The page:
Massimo Campigli


Massimo Campigli (Berlino 1895 – Saint Tropez 1971)

Campigli discovered his vocation for painting (to which he had remained an outsider, despite having frequented the Futurist milieu before the war). In 1909 he moved to Milan where he came into contact with the Futurist milieu and after military service in 1919 he was injected into Paris as a correspondent for the Corriere della Sera. In 1926 he formed the group of Seven Italians in Paris with De Chirico, De Pisis, Paresce, Savinio, Severini and Tozzi. The group had direct relations with the Novecento group, in whose Milan exhibitions (1920 and 1929) Campigli also participated. 1930 was a key year for Campigli's painting: inspired by Egyptian, Etruscan and Pompeian models, and referring back to his previous compositional choices, he developed a repertoire of forms, mostly female, schematic, hieratic, frontal, representing the real world according to archaic modules: this was his way of expressing Novecento magic realism. Observing his works from the 1930s to the 1960s shows how Campigli's painting did not undergo substantial changes over the years. Campigli's graphic production is important. It was created for illustrated books and received great impetus between the 1920s and 1930s when in Paris, where the artist had settled, French publishing was at its peak in terms of importance and quality of editions.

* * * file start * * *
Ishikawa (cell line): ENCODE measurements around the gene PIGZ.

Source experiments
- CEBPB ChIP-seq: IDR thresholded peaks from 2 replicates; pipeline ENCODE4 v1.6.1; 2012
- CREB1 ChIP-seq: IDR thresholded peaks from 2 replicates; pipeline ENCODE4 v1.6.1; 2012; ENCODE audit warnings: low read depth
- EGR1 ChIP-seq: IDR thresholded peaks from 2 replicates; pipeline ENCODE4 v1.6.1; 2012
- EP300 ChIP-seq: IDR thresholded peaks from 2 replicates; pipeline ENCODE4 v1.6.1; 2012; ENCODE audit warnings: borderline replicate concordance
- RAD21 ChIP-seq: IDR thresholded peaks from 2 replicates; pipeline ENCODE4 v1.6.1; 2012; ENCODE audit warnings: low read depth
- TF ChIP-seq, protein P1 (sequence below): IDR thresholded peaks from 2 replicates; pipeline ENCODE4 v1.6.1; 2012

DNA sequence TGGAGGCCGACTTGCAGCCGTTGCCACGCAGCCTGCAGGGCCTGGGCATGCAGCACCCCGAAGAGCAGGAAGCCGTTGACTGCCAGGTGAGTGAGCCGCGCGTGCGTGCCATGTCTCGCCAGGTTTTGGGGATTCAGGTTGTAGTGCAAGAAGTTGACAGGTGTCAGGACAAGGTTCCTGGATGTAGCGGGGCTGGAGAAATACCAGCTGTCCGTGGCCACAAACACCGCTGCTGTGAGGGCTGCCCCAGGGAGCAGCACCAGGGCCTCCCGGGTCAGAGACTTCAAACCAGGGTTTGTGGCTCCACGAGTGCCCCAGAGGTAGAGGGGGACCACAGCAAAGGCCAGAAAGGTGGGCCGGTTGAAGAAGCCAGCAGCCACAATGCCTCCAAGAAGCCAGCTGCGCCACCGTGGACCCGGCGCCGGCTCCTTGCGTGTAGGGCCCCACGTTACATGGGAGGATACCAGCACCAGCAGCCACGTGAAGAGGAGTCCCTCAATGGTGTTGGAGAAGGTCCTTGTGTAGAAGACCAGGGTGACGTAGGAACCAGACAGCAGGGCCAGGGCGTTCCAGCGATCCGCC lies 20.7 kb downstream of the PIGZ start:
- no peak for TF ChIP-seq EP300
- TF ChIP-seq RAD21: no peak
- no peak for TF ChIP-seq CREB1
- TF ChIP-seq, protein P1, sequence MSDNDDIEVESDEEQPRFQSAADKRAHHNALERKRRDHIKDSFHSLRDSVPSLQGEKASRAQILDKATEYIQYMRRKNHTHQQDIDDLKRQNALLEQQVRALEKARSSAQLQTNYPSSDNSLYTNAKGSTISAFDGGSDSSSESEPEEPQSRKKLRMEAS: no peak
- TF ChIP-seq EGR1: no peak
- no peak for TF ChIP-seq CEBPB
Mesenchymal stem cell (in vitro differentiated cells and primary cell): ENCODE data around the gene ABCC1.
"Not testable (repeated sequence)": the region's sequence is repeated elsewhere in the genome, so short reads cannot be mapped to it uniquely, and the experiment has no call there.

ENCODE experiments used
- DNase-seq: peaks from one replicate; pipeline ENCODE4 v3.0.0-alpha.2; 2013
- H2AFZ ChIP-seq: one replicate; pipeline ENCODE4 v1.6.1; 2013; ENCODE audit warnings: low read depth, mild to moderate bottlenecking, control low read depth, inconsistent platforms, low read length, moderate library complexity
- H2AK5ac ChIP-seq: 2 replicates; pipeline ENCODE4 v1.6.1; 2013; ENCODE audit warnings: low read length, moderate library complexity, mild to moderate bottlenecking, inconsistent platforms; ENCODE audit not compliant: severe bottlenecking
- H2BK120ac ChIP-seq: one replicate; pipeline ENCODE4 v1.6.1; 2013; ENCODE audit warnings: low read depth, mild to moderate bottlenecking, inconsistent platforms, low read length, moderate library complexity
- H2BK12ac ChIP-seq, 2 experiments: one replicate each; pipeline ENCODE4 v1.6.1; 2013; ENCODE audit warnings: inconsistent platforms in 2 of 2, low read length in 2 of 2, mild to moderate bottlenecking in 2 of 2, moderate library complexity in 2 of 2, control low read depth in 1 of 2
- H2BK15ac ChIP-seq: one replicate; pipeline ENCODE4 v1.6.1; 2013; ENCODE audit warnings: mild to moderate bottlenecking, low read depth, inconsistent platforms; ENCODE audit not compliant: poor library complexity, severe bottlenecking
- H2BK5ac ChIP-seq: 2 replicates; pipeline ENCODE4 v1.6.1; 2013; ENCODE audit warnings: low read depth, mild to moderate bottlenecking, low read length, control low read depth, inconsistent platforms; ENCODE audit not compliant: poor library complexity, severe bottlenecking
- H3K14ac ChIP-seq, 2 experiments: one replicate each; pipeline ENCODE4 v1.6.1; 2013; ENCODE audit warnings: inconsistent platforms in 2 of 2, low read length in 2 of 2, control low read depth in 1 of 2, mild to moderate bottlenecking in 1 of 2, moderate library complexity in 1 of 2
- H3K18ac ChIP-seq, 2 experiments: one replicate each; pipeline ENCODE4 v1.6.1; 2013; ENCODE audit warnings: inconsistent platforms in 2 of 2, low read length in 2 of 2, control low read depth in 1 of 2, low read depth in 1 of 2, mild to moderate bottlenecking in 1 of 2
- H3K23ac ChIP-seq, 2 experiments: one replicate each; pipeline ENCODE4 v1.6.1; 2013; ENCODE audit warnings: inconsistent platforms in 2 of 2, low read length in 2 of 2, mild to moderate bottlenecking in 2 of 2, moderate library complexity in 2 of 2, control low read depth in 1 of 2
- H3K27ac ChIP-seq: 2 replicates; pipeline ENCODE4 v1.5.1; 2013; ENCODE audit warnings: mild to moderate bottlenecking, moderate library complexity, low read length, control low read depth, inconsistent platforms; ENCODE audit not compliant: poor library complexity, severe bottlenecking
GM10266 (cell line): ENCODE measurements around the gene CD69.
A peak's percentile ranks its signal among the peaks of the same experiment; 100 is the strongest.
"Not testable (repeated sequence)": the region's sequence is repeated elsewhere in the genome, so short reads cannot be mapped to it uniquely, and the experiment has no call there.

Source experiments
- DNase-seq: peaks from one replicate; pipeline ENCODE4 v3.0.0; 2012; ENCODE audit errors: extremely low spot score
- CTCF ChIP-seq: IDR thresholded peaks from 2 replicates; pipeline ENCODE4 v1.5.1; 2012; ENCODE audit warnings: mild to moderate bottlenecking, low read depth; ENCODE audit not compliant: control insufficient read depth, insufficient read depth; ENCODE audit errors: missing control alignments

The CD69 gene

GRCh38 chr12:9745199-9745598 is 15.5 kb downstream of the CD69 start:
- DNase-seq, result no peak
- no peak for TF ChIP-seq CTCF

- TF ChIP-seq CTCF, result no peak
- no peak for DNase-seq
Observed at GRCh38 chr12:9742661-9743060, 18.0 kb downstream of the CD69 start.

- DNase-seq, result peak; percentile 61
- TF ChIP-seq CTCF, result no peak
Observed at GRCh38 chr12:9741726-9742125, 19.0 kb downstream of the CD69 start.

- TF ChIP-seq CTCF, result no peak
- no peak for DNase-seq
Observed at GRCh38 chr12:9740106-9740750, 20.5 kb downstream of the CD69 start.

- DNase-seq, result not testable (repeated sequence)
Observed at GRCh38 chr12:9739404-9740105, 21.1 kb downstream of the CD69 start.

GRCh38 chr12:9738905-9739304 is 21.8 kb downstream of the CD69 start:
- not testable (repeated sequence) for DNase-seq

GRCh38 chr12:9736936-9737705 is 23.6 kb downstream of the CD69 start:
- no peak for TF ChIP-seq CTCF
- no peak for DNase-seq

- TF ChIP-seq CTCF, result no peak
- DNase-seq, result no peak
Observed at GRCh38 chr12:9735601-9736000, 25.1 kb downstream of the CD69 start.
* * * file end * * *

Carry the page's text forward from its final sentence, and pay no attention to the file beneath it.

In 1995, Galleria Guastalla editions Graphis Arte published the Catalogo ragionato of Campigli's graphic works (lithographs and engravings) by Francesco Meloni and Luigi Tavola.

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